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Differing laws, cultures, views of part-time work must all be considered
As organizations become increasingly global, HR managers will face new challenges as they try to build productive, cohesive workforces that in some cases span many cultures, countries or regions, according to a paper by the Society for Human Resource Management (SHRM) Foundation.
The February 2015 paper, Engaging and Integrating a Global Workforce, was researched in partnership with the Economist Intelligence Unit. It was highlighted this week at the SHRM 2015 Annual Conference & Exposition in Las Vegas.
“We believe that understanding the fundamental changes impacting the world of work is the first step toward preparing for them—and ultimately leveraging them for competitive advantage,” wrote SHRM Foundation executive director Mark Schmit.
The Foundation described the paper as the product of a “multiphase initiative to identify and analyze critical trends likely to affect the workplace in the next five to 10 years.” Its findings are based on surveys, expert panel discussions and other research.
The paper explores what it calls the “advantages and pitfalls” that come with managing workers in an increasingly global economy.
For instance, the paper determined that a dwindling youth population in developed economies is causing skills shortages. Some of these shortages are being filled by older workers, more women in the workforce and cross-border migration, the paper said, which means “demographic as well as cultural diversity will continue to define the global workforce.”
“Older workers provide experience, but they also pose challenges for organizations, including providing health care for a population that will experience four-and-half-times as many disabilities as younger workers, creating flexible work schedules and shifting responsibilities away from physically demanding work,” the authors wrote. “The challenge is to identify the right job roles, incentives and retraining opportunities for each worker while avoiding age-discrimination practices.”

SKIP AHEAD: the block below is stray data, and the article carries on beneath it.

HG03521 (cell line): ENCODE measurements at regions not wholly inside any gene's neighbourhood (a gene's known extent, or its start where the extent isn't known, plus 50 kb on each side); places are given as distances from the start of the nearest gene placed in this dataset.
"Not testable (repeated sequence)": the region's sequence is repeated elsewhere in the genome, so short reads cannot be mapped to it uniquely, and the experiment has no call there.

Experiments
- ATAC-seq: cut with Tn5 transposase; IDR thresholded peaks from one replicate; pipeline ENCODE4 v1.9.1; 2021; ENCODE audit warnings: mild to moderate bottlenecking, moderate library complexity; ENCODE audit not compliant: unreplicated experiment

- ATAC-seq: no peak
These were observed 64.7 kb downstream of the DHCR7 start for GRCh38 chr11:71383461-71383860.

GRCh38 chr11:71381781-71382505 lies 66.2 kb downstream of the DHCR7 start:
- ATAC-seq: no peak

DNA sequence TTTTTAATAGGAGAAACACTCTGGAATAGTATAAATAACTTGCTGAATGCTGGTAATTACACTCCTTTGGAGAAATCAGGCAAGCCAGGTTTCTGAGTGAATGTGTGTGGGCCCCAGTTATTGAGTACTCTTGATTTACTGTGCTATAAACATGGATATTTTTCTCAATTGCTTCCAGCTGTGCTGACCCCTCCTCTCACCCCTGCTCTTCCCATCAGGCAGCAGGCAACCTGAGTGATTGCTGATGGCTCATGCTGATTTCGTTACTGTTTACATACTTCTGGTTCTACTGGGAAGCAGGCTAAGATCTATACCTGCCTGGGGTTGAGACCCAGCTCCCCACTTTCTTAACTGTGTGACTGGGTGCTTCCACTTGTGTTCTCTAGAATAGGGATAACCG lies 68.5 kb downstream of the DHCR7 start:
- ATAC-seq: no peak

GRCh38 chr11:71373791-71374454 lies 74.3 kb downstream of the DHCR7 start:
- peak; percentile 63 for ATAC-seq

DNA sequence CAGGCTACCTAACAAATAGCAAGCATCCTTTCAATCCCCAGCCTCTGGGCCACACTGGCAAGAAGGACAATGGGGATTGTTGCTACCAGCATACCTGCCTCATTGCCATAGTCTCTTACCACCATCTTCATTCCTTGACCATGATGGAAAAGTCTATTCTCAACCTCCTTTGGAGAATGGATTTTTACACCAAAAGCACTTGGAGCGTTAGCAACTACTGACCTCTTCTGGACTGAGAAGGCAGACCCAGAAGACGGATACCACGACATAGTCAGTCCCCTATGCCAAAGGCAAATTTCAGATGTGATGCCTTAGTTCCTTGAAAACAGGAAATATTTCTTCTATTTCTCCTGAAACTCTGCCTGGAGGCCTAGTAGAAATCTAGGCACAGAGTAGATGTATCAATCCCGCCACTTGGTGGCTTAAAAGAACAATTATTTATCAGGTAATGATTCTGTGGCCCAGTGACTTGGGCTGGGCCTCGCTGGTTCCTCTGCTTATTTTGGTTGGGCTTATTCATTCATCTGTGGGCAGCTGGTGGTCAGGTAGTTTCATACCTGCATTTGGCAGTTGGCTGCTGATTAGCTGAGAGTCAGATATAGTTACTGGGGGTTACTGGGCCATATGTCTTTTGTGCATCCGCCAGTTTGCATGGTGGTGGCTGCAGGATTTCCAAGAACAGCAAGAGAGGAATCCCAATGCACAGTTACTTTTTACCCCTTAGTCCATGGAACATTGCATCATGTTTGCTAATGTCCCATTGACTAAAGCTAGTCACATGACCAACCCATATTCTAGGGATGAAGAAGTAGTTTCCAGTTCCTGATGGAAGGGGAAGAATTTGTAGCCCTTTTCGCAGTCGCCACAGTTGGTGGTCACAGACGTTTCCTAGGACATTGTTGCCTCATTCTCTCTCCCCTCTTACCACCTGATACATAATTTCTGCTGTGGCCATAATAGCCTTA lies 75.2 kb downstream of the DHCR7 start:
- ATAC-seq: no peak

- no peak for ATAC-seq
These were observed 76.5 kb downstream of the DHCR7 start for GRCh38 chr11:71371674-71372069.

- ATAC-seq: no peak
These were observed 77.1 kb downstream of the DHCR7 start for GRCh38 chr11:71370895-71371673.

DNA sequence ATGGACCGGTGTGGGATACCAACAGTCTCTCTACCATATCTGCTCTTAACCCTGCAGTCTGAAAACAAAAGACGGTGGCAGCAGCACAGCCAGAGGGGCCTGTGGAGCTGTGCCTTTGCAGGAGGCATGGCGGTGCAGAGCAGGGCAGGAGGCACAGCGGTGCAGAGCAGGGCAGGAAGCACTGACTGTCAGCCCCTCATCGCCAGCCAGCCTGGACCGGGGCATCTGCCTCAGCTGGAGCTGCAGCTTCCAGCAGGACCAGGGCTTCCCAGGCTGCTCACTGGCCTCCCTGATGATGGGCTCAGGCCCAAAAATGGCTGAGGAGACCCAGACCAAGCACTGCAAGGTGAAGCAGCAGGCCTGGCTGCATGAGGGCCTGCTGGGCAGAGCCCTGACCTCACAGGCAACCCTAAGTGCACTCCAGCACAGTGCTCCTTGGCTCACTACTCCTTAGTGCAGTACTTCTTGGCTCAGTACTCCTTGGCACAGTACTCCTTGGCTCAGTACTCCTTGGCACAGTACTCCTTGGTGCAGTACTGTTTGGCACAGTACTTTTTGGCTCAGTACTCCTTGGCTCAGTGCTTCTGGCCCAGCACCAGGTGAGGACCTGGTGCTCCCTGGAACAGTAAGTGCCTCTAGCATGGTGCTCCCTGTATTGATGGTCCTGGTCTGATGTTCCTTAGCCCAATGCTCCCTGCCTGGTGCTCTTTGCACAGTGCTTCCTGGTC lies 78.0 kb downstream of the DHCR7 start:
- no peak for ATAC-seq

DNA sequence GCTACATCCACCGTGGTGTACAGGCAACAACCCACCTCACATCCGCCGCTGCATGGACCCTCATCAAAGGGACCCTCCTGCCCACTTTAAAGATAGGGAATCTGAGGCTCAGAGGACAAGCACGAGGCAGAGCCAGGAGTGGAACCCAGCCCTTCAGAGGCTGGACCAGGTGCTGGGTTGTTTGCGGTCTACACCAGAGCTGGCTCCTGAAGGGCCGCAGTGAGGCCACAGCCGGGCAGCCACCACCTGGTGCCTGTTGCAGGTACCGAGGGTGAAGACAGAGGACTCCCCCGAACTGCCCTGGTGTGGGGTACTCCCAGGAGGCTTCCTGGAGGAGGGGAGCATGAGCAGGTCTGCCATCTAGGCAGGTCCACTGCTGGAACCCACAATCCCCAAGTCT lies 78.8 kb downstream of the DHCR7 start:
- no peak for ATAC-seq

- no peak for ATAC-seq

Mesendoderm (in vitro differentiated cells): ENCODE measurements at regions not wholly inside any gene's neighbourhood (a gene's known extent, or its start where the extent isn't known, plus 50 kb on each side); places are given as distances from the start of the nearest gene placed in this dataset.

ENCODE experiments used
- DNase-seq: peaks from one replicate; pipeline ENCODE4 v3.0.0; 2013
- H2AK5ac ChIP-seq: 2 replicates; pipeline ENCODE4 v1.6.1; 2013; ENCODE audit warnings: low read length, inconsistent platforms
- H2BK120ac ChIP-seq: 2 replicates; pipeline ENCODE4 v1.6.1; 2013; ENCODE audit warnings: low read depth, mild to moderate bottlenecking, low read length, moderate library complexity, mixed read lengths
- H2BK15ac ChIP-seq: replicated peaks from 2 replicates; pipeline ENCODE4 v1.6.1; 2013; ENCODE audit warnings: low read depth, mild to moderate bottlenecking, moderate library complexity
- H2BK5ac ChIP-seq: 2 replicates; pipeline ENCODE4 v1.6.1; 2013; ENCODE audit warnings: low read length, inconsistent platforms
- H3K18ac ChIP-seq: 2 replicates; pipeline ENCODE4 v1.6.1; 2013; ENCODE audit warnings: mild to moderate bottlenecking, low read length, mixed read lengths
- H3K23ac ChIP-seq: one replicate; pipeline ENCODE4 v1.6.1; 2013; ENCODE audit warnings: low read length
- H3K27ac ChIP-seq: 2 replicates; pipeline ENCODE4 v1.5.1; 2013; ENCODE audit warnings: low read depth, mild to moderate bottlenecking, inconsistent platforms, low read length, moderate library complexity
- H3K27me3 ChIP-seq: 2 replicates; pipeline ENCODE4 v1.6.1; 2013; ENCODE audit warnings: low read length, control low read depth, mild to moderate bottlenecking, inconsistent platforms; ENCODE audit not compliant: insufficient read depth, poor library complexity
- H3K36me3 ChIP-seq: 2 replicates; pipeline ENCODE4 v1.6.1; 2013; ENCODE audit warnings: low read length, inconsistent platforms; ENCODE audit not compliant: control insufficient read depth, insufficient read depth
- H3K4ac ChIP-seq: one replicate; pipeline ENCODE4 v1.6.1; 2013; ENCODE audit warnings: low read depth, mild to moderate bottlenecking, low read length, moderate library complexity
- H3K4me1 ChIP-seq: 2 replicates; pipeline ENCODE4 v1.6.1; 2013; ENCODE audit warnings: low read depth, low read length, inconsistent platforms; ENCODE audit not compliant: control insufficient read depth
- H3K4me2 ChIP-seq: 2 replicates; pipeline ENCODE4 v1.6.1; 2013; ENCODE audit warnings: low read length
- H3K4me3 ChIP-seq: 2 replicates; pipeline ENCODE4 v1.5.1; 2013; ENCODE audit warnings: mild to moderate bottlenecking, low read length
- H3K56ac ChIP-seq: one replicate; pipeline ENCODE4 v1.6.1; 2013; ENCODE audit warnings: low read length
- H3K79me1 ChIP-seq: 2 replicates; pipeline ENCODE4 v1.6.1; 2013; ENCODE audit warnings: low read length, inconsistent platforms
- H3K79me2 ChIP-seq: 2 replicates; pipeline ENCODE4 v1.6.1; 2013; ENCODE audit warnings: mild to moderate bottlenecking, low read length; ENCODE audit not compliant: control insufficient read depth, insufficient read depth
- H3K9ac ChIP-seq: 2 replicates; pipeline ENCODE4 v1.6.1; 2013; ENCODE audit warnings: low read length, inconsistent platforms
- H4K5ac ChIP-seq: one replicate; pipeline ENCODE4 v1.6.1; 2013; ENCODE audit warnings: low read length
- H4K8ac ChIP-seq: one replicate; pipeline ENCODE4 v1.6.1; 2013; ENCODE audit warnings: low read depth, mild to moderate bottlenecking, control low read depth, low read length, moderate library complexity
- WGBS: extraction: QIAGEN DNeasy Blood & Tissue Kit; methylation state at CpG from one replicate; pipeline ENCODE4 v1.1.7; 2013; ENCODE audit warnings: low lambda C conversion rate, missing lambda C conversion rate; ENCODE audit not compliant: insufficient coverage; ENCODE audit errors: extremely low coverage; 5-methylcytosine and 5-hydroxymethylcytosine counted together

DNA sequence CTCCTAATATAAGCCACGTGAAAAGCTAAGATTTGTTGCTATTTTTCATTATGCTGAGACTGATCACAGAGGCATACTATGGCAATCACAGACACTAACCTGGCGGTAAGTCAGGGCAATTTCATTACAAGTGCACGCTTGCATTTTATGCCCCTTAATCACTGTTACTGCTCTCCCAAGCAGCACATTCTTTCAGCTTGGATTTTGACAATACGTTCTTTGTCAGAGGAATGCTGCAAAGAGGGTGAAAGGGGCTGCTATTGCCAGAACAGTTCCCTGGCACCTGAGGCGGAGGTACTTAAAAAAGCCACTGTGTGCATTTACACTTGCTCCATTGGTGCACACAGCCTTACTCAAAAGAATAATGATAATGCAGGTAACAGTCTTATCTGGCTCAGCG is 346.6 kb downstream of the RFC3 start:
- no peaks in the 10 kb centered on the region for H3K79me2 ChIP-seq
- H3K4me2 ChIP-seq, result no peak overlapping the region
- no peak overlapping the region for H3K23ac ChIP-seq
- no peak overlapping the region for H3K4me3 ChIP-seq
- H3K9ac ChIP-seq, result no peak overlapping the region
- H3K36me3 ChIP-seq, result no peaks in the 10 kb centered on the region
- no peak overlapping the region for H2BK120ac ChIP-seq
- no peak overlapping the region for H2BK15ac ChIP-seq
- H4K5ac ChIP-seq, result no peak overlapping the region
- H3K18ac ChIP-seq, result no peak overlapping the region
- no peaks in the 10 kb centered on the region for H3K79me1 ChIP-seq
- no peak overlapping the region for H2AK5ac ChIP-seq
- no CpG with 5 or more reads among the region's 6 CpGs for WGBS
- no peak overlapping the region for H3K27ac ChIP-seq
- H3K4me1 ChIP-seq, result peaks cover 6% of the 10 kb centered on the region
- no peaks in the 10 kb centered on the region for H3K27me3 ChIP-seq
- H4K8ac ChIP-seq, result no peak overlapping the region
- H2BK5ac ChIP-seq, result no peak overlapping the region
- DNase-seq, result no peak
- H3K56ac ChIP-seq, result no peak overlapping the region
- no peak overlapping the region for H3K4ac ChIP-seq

Moreover, HR professionals must prepare for the complexities that arise when mergers and acquisitions toss together people from differing company cultures, the report said. It described how, when U.S. pharmaceutical Upjohn merged with Swedish Pharmacia AB, “no one foresaw the resistance to company-imposed policies such as alcohol-testing and smoking, which resulted in cost overruns, a slowdown in product launches and the eventual sale of the company.”
When companies expand into new markets—especially into developing regions—business practices that are acceptable locally may be at odds with the values of the company and the laws of its regulatory agencies.
“This creates a tug-of-war between social responsibility and the need to be successful in those markets, which can turn into significant risk,” the paper’s authors wrote. “The challenge for HR is to gain a detailed understanding of local environments and their accepted business practices. It then needs to establish protocols that are customized for each region and communicate these protocols throughout the organization and across its supply chain.”
If local labor laws or practices do conflict with the organization’s policies, HR “needs to be the voice of the individual and ensure that the company maintains its integrity, even when this goes against the potential economic value.”
In addition, it’s up to HR to help employees adapt when they move from a head office to regions with different societal and cultural norms, as well as to identify talent in new markets and geographic locations.
HR managers must also recognize that laws regarding temporary and part-time workers differ from country to country. The laws of Indonesia, for example, don’t recognize any difference between part-time and full-time workers; part-time workers are entitled to all the same rights.
“HR’s challenge … is to understand the nuances of the laws and customs in each of the regions where it operates and ensure that it is treating part-time, temporary and remote workers legally,” the paper advised. “Regulations become murkier when the employment process is conducted through online crowdsourcing or other, less-traditional recruiting methods. Keeping up-to-date with ever-changing and complex labor laws in each country and region will continue to present a constant challenge beyond the traditional visa issues, local versus foreign worker regulations and migration laws.”
Dana Wilkie is an online editor/manager for SHRM.
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